Many people use sarcasm to keep their distance from the numerous everyday tasks. Sarcasm can be seen as a special form of humour that generally does not have a negative effect on the commitment of employees. The situation is completely different with cynical employees. They reject (company) norms and make fun of them. Cynicism is always hurtful, clouds the mood in the team and undermines the dynamics of development. Cynicism ultimately affects everyone. Try to identify cynicism early in order to decisively counter it and avoid disintegration of your team.
The newly appointed project manager Hanna has packed the project goals and their underlying company goals into a simple, comprehensible story (see also the core task TELL in the T.I.G.E.R.-Method@). She is aware that her story only provides movement but also needs direction. Therefore, she sits down with all project members and sketches out corporate and individual perspectives, which may result from during and after the project. By stressing similarities of perspectives, she fosters buy-in and secures herself a “trust account” – however, not with her expert Nic. The expert not only denies the company’s foresight but also describes the project as “occupational therapy for those up there”. Furthermore he believes that it is suicidal to entrust this project management to someone who hardly has the necessary skills. But this has always been the case: Competent people have never made their way up in this company. The courtiers did. Hanna is so offended by the remarks that she can’t even say a single word. Since Nic will only be responsible for a rather small side stage within the project, Hanna concentrates on everyone else and doesn’t let Nic distract her any further. Only it comes as it has to: When the project contents have to be implemented and enforced, one or two mistakes happen. Most of them can be traced back to wrong assumptions in the planning phase. That’s why Nic gets going, because his original reservations are all confirmed. With his now “officially correct”, cynical remarks, he unsettles the team, undermines Hanna’s authority and uses the general disorientation to demonstrate his assumptions, his power and his competence - the project implementation is about to fail, the employees no longer know who to follow.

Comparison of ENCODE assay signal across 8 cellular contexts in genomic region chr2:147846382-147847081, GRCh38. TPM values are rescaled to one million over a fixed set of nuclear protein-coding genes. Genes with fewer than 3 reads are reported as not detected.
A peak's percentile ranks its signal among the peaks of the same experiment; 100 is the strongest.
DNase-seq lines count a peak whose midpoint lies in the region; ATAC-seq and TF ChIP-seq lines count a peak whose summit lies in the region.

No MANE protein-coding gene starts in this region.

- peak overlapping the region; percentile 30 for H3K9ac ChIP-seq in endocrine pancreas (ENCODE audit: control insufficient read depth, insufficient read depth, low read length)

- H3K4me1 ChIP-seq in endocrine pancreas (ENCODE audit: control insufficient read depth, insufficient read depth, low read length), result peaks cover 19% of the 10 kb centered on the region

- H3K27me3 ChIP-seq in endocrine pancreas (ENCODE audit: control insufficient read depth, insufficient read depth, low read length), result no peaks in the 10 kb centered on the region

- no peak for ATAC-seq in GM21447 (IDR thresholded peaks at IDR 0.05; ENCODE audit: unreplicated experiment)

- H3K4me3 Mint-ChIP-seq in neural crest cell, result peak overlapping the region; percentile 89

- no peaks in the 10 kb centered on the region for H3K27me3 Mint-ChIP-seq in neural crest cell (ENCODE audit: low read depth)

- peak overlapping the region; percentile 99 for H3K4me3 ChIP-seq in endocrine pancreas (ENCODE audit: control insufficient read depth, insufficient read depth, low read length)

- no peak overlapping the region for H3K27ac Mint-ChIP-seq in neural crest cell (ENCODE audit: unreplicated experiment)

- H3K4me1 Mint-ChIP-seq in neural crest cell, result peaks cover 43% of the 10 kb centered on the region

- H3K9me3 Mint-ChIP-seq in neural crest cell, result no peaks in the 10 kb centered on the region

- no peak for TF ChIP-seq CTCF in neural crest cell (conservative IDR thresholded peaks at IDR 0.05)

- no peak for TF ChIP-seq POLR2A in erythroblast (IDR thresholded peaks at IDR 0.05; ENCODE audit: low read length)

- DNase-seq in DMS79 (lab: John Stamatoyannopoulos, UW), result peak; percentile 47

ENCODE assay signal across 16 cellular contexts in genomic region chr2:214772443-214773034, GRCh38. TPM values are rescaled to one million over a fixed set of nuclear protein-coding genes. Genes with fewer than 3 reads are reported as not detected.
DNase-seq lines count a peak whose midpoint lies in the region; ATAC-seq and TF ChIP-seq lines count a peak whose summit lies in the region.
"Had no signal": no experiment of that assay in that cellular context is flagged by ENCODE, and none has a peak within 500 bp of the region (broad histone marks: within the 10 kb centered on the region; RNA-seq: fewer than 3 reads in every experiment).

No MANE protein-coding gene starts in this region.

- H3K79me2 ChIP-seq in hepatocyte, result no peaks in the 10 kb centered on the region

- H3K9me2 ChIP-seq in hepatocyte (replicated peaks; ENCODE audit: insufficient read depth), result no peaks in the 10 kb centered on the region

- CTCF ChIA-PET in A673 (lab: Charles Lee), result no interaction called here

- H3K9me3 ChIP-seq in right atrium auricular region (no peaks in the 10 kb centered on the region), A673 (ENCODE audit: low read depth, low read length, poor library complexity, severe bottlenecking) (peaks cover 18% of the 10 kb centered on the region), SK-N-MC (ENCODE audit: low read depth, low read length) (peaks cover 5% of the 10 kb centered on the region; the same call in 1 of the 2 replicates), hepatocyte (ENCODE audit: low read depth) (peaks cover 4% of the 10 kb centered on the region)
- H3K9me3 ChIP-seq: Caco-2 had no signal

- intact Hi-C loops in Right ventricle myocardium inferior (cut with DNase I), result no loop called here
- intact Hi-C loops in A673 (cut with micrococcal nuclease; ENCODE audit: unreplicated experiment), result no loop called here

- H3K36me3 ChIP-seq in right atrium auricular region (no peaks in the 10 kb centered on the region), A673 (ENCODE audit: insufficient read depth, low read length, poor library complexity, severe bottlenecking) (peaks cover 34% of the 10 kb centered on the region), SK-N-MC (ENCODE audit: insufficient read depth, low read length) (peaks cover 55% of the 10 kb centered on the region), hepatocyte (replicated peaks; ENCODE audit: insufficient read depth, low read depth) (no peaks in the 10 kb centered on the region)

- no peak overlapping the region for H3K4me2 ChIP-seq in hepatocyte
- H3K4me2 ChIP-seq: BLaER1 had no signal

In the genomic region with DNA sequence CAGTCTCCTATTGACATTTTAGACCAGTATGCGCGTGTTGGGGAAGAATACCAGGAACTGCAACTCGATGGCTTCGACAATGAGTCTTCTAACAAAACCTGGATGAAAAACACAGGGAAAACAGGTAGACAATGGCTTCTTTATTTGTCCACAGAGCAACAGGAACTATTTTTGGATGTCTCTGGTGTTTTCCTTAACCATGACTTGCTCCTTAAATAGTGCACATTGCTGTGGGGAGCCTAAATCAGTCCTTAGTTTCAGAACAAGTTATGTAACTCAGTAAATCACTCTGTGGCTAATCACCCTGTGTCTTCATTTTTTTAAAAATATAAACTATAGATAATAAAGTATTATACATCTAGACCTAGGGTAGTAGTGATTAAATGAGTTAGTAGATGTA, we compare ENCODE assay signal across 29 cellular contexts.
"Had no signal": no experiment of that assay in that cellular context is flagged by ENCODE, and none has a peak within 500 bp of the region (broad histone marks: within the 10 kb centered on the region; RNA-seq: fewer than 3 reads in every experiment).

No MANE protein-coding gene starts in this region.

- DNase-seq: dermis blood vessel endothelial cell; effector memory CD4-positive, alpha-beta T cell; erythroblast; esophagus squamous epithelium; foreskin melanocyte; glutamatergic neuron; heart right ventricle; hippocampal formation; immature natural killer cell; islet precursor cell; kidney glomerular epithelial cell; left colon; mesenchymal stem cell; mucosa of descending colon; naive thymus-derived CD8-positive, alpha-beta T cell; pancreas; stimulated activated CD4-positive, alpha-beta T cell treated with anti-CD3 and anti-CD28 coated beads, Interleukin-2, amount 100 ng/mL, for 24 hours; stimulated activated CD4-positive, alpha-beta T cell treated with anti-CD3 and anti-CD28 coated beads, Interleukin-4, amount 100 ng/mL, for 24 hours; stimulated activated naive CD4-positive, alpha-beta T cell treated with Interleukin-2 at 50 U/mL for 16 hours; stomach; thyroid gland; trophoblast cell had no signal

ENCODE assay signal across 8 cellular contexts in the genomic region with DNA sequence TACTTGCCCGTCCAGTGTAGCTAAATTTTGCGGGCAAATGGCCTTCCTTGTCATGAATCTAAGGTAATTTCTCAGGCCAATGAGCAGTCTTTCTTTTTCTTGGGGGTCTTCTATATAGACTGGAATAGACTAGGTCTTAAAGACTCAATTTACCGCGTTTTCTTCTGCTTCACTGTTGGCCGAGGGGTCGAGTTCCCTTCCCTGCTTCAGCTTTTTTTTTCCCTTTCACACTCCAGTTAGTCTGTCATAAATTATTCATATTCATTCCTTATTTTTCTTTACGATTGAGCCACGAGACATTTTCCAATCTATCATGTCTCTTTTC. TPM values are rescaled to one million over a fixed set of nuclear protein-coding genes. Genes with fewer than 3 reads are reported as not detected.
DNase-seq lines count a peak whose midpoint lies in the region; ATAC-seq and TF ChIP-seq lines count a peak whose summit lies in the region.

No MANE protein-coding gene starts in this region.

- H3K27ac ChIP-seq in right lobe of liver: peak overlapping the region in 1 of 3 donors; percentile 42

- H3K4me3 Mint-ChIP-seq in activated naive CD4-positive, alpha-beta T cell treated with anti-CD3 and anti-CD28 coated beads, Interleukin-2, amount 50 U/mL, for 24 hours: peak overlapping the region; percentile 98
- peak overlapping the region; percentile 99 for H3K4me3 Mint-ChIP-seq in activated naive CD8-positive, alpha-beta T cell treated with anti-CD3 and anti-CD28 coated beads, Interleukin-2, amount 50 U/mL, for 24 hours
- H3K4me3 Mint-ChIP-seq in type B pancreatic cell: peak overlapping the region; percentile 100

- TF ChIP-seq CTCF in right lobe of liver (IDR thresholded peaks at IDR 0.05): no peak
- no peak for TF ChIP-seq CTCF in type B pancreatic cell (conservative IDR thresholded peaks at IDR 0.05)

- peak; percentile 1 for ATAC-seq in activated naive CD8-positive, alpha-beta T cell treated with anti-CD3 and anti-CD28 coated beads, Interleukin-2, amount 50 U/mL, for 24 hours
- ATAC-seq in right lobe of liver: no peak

No matter how Hanna’s project eventually ends, the roots of the issues lie in the initial phase. Again and again I hear clients sing the same canon: “From the very beginning I felt that this relationship was becoming difficult, unpleasant. But I didn’t want to listen to my inner voice. And now I had to bring up a lot of energy just to find myself back in the same starting position.”
So what can you do?
First of all: You can’t and shouldn’t teach cynics a better lesson. You have no chance. The fight that cynics fight with themselves and their environment is not yours. You alone are responsible for your team’s performance and that employees can flourish. Generally, cynics poison your wells. So defend yourself. However, always grant people a second chance: From my point of view, there is only one way for non-psychologists to deal effectively with cynics: A conversation about the company’s past. Cynics are not born as such, they are often the product of the very system they attack. Listen carefully. Do you notice hurt feelings? Which ones? Which of them can be healed/repaired? Who do you need to overcome the situation? And then move on as quickly as you can and offer the cynics what you possibly can. Don’t negotiate. And then you execute track 1 or 2.
Track 1: The satellite approach
The core satellite approach is often chosen for portfolio management. Here, around 80% of the assets are allocated to a specific core investment and the remainder to complementary investment vehicles. The aim is to diversify the risk and thus protect the portfolio from fluctuations in value. The vernacular has known this strategy for a long time: “Don’t put all your eggs in the same basket”.